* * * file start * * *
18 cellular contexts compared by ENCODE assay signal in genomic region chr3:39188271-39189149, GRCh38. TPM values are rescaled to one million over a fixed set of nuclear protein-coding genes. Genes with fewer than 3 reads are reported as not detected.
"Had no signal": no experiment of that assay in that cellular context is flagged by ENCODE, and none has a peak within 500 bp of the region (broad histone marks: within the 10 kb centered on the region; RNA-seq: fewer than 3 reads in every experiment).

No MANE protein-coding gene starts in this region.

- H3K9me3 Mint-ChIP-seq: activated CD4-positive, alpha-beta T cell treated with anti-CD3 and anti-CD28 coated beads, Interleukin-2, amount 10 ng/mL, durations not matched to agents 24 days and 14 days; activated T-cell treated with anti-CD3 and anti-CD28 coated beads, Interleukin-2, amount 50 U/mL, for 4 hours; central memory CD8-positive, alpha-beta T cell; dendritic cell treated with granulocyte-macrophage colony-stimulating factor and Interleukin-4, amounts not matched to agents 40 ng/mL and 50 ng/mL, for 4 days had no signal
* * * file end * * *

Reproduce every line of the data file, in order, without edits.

18 cellular contexts compared by ENCODE assay signal in genomic region chr3:39188271-39189149, GRCh38. TPM values are rescaled to one million over a fixed set of nuclear protein-coding genes. Genes with fewer than 3 reads are reported as not detected.
"Had no signal": no experiment of that assay in that cellular context is flagged by ENCODE, and none has a peak within 500 bp of the region (broad histone marks: within the 10 kb centered on the region; RNA-seq: fewer than 3 reads in every experiment).

No MANE protein-coding gene starts in this region.

- H3K9me3 Mint-ChIP-seq: activated CD4-positive, alpha-beta T cell treated with anti-CD3 and anti-CD28 coated beads, Interleukin-2, amount 10 ng/mL, durations not matched to agents 24 days and 14 days; activated T-cell treated with anti-CD3 and anti-CD28 coated beads, Interleukin-2, amount 50 U/mL, for 4 hours; central memory CD8-positive, alpha-beta T cell; dendritic cell treated with granulocyte-macrophage colony-stimulating factor and Interleukin-4, amounts not matched to agents 40 ng/mL and 50 ng/mL, for 4 days had no signal